Star Wars Films Were "Too Much, Too Fast" Says Disney Boss

A little less of a galaxy far far away.


Disney obtained the rights to Star Wars in 2012, and since the release of The Force Awakens in 2015 we've had a new Star Wars feature film every year. Disney CEO Bob Iger now thinks that was a little too much of a good thing, and said the studio plans to slow down their pace of releases.

"I made the timing decision, and as I look back, I think the mistake that I made--I take the blame--was a little too much, too fast," Iger told The Hollywood Reporter. "You can expect some slowdown, but that doesn't mean we're not going to make films. J.J. [Abrams] is busy making [Episode] IX. We have creative entities, including [Game of Thrones creators David] Benioff and [D.B.] Weiss, who are developing sagas of their own, which we haven't been specific about. And we are just at the point where we're going to start making decisions about what comes next after J.J.'s. But I think we're going to be a little bit more careful about volume and timing. And the buck stops here on that."

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Disney has been keen on producing anthology films to supplement its tent-pole episodic releases, with "A Star Wars Story" subtitle signaling the difference. So far those have been Rogue One and Solo. Reports have been swirling about other anthology movies in the pipeline, including ones featuring popular characters like Obi-Wan Kenobi and Boba Fett. It seemed likely that the current tempo of Star Wars releases would continue well into the future, but Solo disappointed at the box office, which appears to have caused Disney to reevaluate.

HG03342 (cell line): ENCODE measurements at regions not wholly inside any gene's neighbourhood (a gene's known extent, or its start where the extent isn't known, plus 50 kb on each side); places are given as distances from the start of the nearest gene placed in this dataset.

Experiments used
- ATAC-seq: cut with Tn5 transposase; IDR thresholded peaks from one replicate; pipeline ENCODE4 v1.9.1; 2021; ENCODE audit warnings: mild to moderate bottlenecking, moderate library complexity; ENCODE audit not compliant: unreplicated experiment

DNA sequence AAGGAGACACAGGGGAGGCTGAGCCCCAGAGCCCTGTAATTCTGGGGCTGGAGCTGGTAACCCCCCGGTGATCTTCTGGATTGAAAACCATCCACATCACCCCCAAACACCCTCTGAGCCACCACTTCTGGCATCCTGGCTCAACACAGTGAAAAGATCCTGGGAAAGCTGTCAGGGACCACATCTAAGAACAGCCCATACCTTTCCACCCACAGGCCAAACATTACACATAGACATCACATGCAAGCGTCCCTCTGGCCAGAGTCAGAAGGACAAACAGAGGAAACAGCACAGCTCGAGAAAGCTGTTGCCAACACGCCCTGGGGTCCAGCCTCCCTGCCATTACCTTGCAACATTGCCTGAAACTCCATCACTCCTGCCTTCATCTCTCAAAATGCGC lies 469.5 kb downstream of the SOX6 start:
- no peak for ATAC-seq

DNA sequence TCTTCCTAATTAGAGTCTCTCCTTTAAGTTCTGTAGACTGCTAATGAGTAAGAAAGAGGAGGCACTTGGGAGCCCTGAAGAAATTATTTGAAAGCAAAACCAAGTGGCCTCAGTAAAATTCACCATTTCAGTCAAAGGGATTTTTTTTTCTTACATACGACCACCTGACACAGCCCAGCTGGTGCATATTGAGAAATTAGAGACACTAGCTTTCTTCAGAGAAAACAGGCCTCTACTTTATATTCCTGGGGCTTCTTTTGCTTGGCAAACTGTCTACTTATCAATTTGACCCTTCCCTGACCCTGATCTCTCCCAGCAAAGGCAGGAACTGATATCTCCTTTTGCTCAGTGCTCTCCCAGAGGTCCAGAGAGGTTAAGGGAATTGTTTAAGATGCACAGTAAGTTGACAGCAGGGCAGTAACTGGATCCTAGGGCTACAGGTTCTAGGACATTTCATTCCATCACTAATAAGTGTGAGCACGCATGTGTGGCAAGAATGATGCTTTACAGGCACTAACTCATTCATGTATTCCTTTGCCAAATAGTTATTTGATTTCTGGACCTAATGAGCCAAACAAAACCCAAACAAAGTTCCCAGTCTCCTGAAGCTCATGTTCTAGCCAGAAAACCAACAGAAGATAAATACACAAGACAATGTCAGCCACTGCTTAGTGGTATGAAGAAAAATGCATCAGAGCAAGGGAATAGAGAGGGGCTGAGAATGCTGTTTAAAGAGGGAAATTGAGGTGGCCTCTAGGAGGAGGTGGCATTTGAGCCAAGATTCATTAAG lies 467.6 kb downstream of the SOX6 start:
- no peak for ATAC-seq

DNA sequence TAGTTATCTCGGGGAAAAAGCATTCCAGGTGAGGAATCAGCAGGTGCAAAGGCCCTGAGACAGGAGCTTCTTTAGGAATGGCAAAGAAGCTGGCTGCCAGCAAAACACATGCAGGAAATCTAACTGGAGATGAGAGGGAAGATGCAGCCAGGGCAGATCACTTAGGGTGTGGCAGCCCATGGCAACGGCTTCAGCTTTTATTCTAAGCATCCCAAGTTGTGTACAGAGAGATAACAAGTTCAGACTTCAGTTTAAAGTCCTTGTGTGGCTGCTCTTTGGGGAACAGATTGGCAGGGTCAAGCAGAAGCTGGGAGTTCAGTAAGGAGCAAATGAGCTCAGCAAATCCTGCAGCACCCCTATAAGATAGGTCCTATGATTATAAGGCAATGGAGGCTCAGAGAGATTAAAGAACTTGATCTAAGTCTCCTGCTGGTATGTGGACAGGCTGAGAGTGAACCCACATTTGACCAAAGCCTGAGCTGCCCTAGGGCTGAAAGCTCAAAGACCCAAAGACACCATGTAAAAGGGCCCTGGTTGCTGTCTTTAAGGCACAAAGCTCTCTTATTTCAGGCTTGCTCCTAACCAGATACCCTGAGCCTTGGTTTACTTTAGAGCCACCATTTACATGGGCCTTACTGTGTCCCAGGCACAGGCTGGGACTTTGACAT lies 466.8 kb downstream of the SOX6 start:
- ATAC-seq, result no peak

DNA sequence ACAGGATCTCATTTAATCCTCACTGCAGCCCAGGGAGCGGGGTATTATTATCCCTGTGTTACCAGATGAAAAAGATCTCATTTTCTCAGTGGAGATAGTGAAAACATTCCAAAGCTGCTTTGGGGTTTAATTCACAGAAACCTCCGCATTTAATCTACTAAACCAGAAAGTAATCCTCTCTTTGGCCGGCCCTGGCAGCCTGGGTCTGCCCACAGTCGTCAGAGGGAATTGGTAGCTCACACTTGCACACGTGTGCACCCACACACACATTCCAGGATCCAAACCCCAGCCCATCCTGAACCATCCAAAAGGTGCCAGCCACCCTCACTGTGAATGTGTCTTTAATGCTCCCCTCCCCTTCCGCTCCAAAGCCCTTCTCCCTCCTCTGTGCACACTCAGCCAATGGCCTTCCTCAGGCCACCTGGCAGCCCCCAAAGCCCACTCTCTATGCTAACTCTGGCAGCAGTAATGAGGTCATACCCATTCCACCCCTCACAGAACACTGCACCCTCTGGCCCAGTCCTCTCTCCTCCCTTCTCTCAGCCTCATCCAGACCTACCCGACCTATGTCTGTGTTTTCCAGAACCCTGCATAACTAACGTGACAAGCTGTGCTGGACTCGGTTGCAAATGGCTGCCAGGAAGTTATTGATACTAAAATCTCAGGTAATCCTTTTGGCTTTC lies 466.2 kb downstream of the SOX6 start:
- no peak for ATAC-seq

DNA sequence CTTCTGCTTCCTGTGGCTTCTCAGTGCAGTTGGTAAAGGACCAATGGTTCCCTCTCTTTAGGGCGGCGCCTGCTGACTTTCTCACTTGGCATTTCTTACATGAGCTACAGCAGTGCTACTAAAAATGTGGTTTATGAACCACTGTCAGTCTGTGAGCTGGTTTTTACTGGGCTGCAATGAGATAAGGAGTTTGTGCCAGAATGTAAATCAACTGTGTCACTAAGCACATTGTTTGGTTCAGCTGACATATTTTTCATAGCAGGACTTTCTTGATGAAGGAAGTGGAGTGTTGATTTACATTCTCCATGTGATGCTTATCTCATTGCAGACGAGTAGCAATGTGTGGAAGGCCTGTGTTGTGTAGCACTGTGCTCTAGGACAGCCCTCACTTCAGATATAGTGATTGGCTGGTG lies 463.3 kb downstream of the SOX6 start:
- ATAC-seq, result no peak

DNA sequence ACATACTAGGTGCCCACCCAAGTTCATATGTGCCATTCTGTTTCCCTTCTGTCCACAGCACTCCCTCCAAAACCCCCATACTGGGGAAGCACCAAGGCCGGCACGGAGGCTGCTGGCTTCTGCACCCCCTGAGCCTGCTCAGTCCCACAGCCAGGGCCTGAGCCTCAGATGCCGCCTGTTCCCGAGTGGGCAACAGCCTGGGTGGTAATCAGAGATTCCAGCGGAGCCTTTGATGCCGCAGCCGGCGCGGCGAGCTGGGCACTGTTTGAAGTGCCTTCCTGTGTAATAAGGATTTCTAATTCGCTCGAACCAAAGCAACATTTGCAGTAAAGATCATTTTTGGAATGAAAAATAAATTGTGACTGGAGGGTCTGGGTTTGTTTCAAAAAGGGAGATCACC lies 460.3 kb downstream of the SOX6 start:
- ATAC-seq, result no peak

The company still seems to be forging ahead on the small screen, however. It just wrapped up the successful run of Star Wars Rebels and is planning to launch the new animated series Star Wars: Resistance next year. That's on top of a new live-action series from Iron Man director Jon Favreau, which is set to headline the company's new streaming service. And of course, the untitled Star Wars: Episode IX is still scheduled for December 2019.

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